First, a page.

“Here is the area of effect. It is color-coded to show the various intensity of interference, but I believe it all to be part of a single system with a single source.”
A colored area appeared on the GPS, covering all of the business district in The Loop, along with the neighboring areas. According to the onscreen color code, blue was the least intensity with red as the most intensity; there was a red center that slowly progressed to blue farther out, so it seemed likely that it was coming from a specific source.
“Wow,” Chris whispered, “it’s amazing that you could find this. But,” he frowned, feeling his chest tighten, “it’s a huge area, and it looks centered right in downtown.”
“Agrarian-Schism has their headquarters around there,” Sandra said, pointing at the phone screen. “If Regal had a reason to go there, then this must be showing it.”
“Although I cannot detect the negative energy itself,” Excalibur told him, “if it is indeed negative energy, it is a truly colossal quantity. Judging by my general knowledge of negative energy, I believe any carbon-based lifeforms in the indicated vicinity would be experiencing a very unpleasant stimulus, as it may be detrimental to their biological functions.”
“Meaning it’s dangerous.” Chris pulled the large monastery gate open and stepped out without hesitation. “We have to go now.” Holding the gate, he looked at Sandra. “What about you? Do you wanna see about Excalibur’s forecast?”
Sandra hesitated, the lack of illumination accenting the darkness under her eyes. However, she looked up at Chris and smirked.
“What’d I tell you when we first met? Hell yes, I’m coming with you.” She glanced at the monastery. “What about the others?”
“I don’t want to involve them,” Chris replied. “Really, I don’t want to involve you, either. It’s dangerous.”
“It’s definitely dangerous,” Sandra said, “but you’re stuck with me. You can’t offer me a good time and then stand me up.”
She laughed. “Let’s go.”
The traffic of early Sunday morning going into The Loop was practically nonexistent. Staring out the rideshare car’s window, Chris was somewhat weak as his stomach felt more empty than before. Although the bread he’d eaten at the monastery was a small portion, he still felt unusually hungry.
“You all right, kid?” the driver asked. He was a Pakistani man with a noticeable accent. “You look a little queasy.”
“Yeah, I’m fine,” Chris replied humbly. “I just feel a little off.”
“Well, you must be feeling good enough to joyride around the city at this time.” The driver grinned, keeping his eyes on the road. “I joke.”
“Early morning is the only time to party,” Sandra said with subtle jest.
Chris forced a chuckle, staring out the window.
I don’t feel sick, he thought, but I don’t feel right, either. I wonder what it is. He gripped his knees with both hands. It’s been like this ever since we fought Regal.
“I’ve been feeling tired, too,” the driver said. “I don’t know what it is, but it’s like I’m drained. Some of the other passengers are saying the same, too.”
“Are they?” Chris leaned forward to speak with the driver. “Like, what are they saying?”
“Just tired. Weak and hungry.” He eased the cab into the right lane, ready for the upcoming exit off the highway. “I hope it isn’t that ghost flu thing.” He grinned again. “I joke.”
This time, Sandra didn’t reply and Chris didn’t chuckle. In fact, the driver’s joke almost made too much sense.
An effect that everyone in the city feels… Chris thought. It has to be Regal’s ability.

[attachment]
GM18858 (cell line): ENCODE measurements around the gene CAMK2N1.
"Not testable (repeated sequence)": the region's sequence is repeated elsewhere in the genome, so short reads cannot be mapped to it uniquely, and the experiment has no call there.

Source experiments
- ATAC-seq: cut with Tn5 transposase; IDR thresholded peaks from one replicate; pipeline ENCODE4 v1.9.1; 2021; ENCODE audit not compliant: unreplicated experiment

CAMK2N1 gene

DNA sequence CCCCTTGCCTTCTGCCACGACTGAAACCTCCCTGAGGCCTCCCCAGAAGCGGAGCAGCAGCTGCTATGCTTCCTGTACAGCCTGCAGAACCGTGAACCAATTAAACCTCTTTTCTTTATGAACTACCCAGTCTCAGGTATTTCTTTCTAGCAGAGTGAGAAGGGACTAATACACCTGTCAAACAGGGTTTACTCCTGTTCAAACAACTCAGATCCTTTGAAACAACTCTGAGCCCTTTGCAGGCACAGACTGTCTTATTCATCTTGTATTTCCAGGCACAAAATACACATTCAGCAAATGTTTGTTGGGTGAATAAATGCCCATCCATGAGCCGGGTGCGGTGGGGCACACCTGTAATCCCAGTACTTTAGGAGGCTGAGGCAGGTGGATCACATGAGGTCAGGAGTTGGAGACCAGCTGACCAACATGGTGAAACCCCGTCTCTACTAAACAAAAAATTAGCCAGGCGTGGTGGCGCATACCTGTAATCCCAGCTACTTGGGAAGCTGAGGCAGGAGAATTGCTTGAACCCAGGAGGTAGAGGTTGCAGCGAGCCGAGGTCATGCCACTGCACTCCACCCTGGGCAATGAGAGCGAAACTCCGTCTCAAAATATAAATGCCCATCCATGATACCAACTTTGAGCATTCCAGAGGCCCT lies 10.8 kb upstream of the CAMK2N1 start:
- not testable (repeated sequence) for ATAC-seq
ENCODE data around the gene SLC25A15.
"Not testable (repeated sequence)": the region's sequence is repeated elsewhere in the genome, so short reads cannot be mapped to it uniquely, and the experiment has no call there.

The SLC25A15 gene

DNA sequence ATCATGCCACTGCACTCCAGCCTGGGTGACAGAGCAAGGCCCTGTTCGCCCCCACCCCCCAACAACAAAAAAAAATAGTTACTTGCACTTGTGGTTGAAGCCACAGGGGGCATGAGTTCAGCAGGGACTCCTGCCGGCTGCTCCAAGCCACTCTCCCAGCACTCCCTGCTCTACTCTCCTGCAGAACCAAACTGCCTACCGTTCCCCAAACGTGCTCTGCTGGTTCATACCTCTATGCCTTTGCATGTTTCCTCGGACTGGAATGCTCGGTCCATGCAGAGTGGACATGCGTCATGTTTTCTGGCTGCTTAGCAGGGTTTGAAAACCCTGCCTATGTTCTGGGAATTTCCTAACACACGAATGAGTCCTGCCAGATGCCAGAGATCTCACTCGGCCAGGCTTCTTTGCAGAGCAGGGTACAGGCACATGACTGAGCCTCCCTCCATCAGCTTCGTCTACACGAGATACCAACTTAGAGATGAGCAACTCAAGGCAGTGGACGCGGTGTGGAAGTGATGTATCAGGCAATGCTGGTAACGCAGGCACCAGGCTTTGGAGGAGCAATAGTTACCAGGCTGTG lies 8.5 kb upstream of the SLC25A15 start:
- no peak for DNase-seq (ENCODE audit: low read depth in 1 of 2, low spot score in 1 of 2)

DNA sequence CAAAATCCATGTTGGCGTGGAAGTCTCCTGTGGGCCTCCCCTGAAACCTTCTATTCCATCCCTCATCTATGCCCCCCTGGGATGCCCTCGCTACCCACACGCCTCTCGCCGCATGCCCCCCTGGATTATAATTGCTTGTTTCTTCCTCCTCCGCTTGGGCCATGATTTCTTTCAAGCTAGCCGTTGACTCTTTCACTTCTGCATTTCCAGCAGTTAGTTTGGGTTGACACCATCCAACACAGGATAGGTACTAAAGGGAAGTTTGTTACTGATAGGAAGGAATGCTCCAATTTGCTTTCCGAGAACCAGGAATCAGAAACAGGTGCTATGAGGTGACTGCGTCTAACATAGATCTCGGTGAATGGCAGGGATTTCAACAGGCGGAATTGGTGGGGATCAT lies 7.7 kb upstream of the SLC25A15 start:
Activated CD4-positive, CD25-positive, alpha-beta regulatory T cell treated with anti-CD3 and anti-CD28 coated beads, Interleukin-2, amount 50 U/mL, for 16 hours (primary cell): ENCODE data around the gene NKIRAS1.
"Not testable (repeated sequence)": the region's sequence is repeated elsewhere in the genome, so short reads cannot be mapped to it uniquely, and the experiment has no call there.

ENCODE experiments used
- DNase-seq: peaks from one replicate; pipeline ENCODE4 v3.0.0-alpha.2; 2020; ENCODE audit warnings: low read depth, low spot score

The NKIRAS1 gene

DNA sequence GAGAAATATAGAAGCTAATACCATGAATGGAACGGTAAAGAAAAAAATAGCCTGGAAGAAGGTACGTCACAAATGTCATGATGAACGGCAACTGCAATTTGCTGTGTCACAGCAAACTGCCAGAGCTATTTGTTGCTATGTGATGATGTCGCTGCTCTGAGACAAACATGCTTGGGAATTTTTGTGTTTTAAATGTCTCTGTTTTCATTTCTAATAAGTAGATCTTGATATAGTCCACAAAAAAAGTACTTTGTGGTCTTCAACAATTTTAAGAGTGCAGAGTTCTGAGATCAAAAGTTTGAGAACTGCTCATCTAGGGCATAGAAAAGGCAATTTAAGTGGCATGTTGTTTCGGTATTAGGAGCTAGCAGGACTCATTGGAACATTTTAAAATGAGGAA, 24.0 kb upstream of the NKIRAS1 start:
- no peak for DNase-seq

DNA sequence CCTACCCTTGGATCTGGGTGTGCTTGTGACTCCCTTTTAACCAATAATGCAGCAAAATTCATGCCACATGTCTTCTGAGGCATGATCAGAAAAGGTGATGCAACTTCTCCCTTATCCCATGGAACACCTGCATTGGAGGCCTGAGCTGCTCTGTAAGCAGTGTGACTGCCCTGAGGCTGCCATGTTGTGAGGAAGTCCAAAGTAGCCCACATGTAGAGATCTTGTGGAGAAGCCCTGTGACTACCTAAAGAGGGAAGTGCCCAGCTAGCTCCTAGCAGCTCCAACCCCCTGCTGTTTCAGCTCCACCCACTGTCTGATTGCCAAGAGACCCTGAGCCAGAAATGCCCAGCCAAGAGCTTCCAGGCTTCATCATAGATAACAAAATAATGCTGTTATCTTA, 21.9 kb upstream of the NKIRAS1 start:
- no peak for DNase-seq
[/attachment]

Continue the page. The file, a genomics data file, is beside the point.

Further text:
Several blocks away from the destination, at the nucleus of redness on Chris’ map app, the driver suddenly pulled over.
“Sorry, but I can’t go any farther,” the driver said.
“Why not?” Sandra asked.
The driver shook his head. “It…doesn’t feel safe around here.” He scratched his chin nervously. “I’m very sorry, but I don’t want to be here.” He turned to look at his passengers. “You shouldn’t get out here. I’ll take you somewhere else, free of charge.”
However, Chris already had the door open. “You don’t need to get any closer, but I’m not going anywhere else.”
The driver sighed.
“If you say so. Be safe, kids.”
With a nod, Chris and Sandra got out of the rideshare car. The driver took off, quickly pulling a sharp U-turn; Chris made sure to leave him a good tip through the phone app. The air was chilly, but another sort of coldness made them shiver, sending goosebumps across their skin. Sandra had her borrowed robe, but Chris’ plain, white T-shirt did nothing for warmth.
Chris checked his GPS. “We have some walking to do.”
“What was the driver saying about everyone feeling tired?” Sandra asked. “It’s not just us…”
“It could be the negative energy,” Chris said. “I hate to think it’s the ghost flu, but…”
“Or,” Sandra said quietly, “it could be something Regal did. I think I first noticed it when we got into that fight with him.”
“You mean like something got taken from you?” Chris asked. “That’s kinda how I feel.”
“Yeah.” Sandra nodded. “That driver acted weird, too,” she muttered. “I wonder if there’s some evacuation effect.”
“That is possible,” Excalibur said, “but if there is as much negative energy nearby as I estimate, then humans and animals may be compelled on their own to leave.”
“I think it is negative energy.” Chris rubbed his arms as he and Sandra walked toward the marked indicator on his GPS. “I feel something…something similar to what I always feel against malicious entities,” he hung his head, “including humans with those kinds of abilities.”
“I am using this opportunity,” the app said, “to analyze, forecast, and calculate the various energy activities in this area. With this data, I may be able to request an update that allows me to directly detect this type of signal, thereby expanding my detection parameters.”
“Nice,” Chris replied, trying to sound enthusiastic.
Every step closer instinctively felt like a mistake, but Chris and Sandra forced themselves to ignore the doubt and malicious pulsations growing stronger. Nothing was visibly out of place, making it different from Erik’s smoggy aura of disease.
“Christopher,” Excalibur said, “the absolving bullet is now available with Gunnhildr.”